There's a not-so-dirty little secret about NVIDIA's upcoming Tegra 3 platform (which will soon find a home in plenty of mobile devices): the quad-core processor contained within has a fifth core for less intensive tasks.
In a paper published by NVIDIA, they provided in-depth details about their Variable Symmetric Multiprocessing (vSMP). Simply put, vSMP implemented in Kal-El not only optimises CPU multi-threading and multitasking for max performance and power efficiency at a moment's notice, but it offloads background tasks and less intensive CPU activities, such as background syncing/updating, music playback, video playback to the fifth core, which runs at a considerably slower 500MHz, and therefore consumes considerably less power. Bottom line: battery life!
All five CPU cores are identical ARM Cortex A9 CPUs, and are individually enabled and disabled (via aggressive
power gating) based on the work load. The "Companion" core is OS transparent, unlike current Asynchronous SMP architectures, meaning the OS and applications are not aware of this core, but automatically take advantage of it. This strategy saves significant software efforts and new coding requirements.
The Tegra 3 logic controller also has the power to dynamically enable and disable cores depending on the workload at any given time, making sure not to waste any power from unused cores. So what's the quantitative payoff?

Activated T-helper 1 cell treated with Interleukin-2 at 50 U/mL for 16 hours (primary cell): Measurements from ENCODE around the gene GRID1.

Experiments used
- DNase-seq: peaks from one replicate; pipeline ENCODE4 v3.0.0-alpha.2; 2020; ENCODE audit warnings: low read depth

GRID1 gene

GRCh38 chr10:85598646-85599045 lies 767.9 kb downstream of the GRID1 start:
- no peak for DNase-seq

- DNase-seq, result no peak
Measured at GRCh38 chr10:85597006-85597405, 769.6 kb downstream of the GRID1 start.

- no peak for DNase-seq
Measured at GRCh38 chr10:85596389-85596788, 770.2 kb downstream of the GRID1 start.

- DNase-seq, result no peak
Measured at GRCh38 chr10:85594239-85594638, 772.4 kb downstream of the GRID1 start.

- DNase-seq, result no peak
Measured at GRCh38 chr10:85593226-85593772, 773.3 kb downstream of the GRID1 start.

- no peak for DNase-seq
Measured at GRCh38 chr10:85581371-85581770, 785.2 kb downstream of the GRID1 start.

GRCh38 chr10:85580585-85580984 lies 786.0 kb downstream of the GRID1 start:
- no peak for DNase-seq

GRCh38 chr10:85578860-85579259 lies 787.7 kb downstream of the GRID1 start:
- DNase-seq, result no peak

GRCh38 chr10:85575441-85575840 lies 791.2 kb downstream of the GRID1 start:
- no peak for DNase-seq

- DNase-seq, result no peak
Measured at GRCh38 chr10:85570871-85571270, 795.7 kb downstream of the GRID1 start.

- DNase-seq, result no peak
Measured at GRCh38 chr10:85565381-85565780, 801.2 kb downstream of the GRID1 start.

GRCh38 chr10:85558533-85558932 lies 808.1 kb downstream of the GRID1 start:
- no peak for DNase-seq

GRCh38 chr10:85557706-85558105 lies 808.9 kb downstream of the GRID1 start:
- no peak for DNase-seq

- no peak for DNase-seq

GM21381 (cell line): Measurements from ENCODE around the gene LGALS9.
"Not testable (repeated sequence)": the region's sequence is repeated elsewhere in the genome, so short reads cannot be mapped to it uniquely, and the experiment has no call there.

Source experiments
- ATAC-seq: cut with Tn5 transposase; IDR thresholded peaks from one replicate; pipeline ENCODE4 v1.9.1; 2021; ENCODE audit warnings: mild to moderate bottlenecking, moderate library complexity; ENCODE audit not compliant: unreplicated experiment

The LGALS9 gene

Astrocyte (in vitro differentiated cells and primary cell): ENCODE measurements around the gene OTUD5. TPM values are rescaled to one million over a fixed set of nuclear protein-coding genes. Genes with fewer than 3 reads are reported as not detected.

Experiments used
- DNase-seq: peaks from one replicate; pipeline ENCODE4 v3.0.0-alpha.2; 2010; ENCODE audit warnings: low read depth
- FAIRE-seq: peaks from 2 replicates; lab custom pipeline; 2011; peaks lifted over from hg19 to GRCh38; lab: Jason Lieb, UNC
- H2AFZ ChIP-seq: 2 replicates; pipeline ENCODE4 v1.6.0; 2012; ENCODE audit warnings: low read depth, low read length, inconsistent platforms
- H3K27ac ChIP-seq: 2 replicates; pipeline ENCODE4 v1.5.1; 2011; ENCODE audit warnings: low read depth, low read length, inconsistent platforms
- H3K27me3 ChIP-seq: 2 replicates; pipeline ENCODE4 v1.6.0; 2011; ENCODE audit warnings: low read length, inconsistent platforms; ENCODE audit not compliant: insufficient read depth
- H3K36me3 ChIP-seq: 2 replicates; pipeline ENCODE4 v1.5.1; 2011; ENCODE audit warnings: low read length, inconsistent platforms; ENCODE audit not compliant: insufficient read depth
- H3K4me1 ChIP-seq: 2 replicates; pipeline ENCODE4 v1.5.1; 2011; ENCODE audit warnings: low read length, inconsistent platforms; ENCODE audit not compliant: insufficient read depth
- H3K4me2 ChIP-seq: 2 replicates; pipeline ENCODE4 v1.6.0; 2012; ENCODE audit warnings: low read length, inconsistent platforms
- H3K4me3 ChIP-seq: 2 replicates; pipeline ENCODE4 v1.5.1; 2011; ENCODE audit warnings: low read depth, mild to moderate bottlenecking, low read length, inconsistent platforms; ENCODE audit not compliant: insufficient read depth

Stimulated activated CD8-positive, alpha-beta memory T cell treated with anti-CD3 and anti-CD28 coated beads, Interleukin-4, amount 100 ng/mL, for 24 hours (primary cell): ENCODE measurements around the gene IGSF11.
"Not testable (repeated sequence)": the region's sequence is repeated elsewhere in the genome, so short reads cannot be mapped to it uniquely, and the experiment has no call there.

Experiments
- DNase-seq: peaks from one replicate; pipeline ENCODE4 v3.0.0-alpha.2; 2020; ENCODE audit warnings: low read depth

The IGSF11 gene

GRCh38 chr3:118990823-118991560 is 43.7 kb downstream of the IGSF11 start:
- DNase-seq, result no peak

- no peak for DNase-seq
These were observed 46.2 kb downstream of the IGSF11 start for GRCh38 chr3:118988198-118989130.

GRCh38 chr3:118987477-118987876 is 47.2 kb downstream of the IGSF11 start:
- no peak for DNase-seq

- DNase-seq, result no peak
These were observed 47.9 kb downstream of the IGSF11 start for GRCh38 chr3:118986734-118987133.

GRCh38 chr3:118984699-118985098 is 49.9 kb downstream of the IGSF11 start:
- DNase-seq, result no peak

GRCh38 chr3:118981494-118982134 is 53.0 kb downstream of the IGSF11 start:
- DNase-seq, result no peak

NVIDIA ran Coremark benchmark using the Tegra 3 and pitted it against against current industry chipsets, such as the TI OMAP4 and the Qualcomm 8x60 (take these with a grain of salt, obviously). They found that when handling the same workload, Tegra 3 consumed 2-3x less power than the competition. When running max performance tests, the Tegra 3 was twice as fast while still using less power.
Compared to the Tegra 2 chipset, the Tegra 3 CPU uses 61 per cent less power while video playback is happening, and 34% less power during gaming activities. While most of the work is done by the GPUs in mobile devices, previous chipsets lacked the ability to ramp down the energy output of unused cores like Tegra 3 is purportedly able to do.
What I'm trying to say is that you should be excited for this mobile quad-core processor to arrive and not scared for your battery life.